Large report highlights safety, effectiveness of fecal microbiota transplantation
Fecal microbiota transplantation (FMT) led to a cure of Clostridioides difficile (C. difficile) infection in 90 percent of patients across 20 North American FMT practice sites with few serious side effects reported, according to a new large-scale study from the American Gastroenterological Association published in the journal Gastroenterology.
The results are the first from the from the NIH-funded Fecal Microbiota Transplantation National Registry. The new report details effectiveness and safety outcomes from the first 259 patients enrolled in the registry between December 2017 and September 2019. Almost all participants received FMT using an unknown donor from stool banks. The most common method of FMT delivery was colonoscopy followed by upper endoscopy.
"While the value of fecal microbiota transplantation for treating recurrent C. difficile infection is clear from research studies, the potential long-term consequences of altering a patient's gut microbiota are not fully known," said Colleen Kelly, MD, FACG, co-principal investigator and associate professor of medicine at Brown University, in a statement. "Releasing the initial results…is an important step toward understanding the true risk and benefits of microbiota therapeutics in a real-world setting."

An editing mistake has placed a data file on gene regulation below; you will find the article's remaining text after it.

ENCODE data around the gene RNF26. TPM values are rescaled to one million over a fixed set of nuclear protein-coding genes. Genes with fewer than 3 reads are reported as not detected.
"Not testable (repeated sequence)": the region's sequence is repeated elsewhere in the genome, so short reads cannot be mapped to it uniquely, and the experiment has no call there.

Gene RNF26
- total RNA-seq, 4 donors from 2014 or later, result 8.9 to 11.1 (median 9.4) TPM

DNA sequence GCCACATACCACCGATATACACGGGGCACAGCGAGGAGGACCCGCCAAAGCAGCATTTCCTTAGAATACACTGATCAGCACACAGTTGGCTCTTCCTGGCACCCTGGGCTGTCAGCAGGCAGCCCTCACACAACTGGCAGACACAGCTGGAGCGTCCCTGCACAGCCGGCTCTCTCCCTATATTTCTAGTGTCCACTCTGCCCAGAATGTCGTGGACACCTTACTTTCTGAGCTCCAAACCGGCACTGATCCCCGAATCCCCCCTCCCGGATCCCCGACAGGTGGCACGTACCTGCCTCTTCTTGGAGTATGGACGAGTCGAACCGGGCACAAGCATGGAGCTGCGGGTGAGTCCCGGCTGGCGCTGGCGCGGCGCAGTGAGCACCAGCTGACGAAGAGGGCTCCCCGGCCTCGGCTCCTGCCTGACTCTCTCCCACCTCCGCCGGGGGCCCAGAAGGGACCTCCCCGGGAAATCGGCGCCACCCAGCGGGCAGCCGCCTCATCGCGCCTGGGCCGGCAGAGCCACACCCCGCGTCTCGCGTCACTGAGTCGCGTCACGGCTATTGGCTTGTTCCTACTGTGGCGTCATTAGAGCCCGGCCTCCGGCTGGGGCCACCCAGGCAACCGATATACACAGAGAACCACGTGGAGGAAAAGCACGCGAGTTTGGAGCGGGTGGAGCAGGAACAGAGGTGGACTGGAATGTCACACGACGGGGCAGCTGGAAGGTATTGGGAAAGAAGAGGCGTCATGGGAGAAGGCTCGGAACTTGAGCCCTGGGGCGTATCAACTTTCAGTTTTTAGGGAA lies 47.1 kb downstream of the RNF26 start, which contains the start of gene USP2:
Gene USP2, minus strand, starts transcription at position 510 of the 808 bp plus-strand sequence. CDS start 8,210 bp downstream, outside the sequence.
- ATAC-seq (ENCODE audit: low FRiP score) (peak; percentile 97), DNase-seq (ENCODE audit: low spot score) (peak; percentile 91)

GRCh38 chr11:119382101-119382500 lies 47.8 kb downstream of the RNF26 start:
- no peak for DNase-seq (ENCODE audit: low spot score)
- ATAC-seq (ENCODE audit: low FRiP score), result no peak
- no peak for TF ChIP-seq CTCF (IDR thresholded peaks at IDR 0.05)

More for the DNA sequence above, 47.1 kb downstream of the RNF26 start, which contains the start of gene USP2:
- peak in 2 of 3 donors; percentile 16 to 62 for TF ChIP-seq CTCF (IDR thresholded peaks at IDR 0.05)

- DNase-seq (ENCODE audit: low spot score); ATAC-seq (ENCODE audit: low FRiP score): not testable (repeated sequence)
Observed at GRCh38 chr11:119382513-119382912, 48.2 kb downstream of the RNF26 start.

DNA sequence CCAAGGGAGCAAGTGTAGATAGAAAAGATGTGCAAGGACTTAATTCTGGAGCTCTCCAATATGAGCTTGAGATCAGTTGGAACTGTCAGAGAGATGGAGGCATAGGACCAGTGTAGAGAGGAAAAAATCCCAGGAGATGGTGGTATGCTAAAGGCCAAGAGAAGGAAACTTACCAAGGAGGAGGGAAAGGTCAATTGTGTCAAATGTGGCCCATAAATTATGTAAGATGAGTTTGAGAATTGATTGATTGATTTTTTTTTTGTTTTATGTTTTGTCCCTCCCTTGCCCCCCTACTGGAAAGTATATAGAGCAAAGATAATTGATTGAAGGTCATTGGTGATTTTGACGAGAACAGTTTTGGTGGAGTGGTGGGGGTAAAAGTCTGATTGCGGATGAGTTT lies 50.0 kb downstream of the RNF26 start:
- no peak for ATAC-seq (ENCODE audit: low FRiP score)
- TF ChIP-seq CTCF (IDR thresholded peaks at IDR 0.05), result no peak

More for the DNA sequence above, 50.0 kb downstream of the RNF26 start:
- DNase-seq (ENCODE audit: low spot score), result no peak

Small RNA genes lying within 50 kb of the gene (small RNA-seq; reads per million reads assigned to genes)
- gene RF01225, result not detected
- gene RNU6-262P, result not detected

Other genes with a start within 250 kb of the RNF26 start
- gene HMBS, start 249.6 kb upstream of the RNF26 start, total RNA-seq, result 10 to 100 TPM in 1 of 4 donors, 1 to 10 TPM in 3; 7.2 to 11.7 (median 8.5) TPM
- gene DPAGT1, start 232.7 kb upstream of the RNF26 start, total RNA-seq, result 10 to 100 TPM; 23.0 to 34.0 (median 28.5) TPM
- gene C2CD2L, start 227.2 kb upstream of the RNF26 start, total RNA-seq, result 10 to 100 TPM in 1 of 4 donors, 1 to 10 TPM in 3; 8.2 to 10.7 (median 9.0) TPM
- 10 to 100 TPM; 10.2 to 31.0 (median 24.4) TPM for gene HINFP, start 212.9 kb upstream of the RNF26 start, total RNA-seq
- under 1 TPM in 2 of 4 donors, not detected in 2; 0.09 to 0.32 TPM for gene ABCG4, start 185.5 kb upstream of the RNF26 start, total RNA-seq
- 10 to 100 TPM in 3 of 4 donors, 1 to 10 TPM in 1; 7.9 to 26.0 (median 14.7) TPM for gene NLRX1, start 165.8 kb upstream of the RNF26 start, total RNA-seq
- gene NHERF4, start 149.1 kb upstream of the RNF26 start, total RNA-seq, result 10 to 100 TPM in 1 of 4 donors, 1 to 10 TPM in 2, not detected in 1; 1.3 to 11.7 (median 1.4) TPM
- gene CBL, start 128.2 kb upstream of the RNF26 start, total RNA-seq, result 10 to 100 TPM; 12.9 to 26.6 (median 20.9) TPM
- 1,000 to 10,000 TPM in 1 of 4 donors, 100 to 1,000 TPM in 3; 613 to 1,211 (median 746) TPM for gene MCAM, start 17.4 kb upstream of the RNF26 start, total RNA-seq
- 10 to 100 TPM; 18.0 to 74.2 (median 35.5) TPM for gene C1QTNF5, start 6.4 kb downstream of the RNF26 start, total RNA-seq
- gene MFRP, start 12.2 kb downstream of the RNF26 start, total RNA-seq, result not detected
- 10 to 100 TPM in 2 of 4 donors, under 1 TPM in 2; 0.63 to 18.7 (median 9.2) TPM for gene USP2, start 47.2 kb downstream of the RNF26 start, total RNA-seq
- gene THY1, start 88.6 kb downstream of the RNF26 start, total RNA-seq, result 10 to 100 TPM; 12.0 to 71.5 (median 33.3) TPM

Of the 222 participants who returned for the one-month follow-up, 200 participants (90 percent) had their C. difficile infection cured with 197 of those requiring only a single FMT. Infections were reported in 11 participants, but only two were thought to be possibly related to the procedure. FMT response was deemed durable, with recurrence of C. difficile infection in the six months after successful FMT occurring in only 4 percent of participants.
This data includes patients with co-morbidities, such as inflammatory bowel disease and immunocompromised status, who are typically excluded from FMT clinical trials, the researchers said.
"These initial results show a high success rate of FMT in the real-world setting,” said Kelly. “We'll continue to track these patients for 10 years to assess long-term safety, which will be critical to determining the full safety profile of FMT.”